Maybe J. K. Rowling is a secret fan!  How concerned are you with ‘accuracy’ (i.e. fidelity to ancient Roman culture, fidelity to smaller nuances of language)?

I am very concerned with accuracy. I do make occasional mistakes but I make every effort not to. If I don’t know how to say something, I will try to find out – I figure that’s a hole in my knowledge that I can fill. I have a good selection of books to help me, as well as a an extremely knowledgeable and generous department at the school where I teach. If I can’t figure it out, I won’t guess at it. I just think of something else to say. I don’t want to be responsible for spreading bad Latin. I do, however, still make mistakes. The Latin community is very gentle in their corrections, and I appreciate it that people are looking out for errors.

The one exception I make is for issues of gender. The word poeta – for example – is a masculine noun. But I have no qualms using it to describe a woman, and pairing it with a feminine adjective. I do get a little pushback on that, but not a lot.

What other projects are you working on that you’re willing to share with us?

I’m currently working on two other projects. I am building a Roman villa out of Lego, which I will upload to Lego Ideas. Lego Ideas is a great platform, which allows Lego fans to propose Lego kits. If the Roman villa can gain ‘support’ from 10,000 people, Lego will consider producing it as a kit. Supporters only have to click on a button on the ideas website and answer three questions, but they do have to have a Lego web-account.

 The second project is a card game called Bellum Sacrum. This is a battle-royal between two teams of Roman gods and goddesses. The game is working very well and we are currently working on card layout. I hope to have it ready to playtest more broadly soon.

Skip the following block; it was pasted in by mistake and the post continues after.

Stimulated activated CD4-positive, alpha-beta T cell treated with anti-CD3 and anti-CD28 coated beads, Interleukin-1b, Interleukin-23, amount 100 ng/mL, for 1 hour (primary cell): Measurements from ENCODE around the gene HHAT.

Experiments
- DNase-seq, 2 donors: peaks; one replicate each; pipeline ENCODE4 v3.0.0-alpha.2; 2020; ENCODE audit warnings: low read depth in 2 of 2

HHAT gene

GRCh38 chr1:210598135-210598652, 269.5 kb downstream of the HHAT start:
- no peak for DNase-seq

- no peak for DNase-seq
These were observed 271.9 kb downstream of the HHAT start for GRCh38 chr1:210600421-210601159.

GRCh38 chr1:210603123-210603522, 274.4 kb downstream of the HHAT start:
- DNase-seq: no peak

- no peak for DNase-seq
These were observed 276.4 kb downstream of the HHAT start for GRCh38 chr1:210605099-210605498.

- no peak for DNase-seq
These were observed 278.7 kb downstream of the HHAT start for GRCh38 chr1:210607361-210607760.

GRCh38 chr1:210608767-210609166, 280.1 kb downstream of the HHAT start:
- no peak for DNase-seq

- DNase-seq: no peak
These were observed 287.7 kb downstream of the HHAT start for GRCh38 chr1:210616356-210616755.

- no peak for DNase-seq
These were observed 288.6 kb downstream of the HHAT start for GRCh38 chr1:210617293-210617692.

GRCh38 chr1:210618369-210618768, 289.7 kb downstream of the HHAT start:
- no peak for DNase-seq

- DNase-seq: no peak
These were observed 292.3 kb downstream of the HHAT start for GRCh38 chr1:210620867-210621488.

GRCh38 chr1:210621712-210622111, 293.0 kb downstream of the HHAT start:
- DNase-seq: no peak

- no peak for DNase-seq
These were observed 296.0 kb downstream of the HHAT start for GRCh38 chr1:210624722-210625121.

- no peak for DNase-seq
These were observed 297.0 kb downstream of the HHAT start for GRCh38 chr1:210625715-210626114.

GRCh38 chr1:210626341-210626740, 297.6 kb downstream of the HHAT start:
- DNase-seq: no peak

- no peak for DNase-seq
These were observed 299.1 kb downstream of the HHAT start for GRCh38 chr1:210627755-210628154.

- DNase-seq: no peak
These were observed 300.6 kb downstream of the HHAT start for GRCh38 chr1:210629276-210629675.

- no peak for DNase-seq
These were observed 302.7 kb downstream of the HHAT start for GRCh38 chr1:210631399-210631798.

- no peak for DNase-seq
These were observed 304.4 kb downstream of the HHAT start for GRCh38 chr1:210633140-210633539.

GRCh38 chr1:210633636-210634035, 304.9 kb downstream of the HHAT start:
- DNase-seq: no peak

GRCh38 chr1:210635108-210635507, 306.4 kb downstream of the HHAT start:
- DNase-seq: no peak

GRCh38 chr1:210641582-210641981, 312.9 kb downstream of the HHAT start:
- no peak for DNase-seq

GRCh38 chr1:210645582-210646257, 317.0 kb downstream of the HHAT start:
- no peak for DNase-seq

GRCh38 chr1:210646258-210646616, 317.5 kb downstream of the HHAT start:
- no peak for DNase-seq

–Anthony Gibbins in conversation with Liz Hale

 

 

When Hades Lives Next Door: Rose Meets Mr Wintergarten

Earlier this year I visited Canberra, and the brilliant National Centre for Australian Children’s Literature  to see what Australian texts I could find for the Our Mythical Childhood Survey.  I was lucky enough to be shown around by the Centre’s Director, the wonderful Belle Alderman, who has spent countless hours building the collection, and ensuring, in company with a team of dedicated volunteers, not only that it contains a comprehensive collection of Australian children’s literature, but that it also contains as much writing about the collection as possible, recording reviews, scholarly work, and more.  It’s quite a collection, and testimony to the extraordinary creativity of Australian children’s authors and illustrators.

In passing, she mentioned the work of Bob Graham.  I hadn’t heard of Bob Graham (I use not being an Australian as an increasingly feeble excuse not to know about writers and illustrators and places and traditions that I surely ought to know by now). I found my way to G for Graham, and discovered a body of picture books that are lively, funny, warm-hearted, inclusive, kind, and insightful.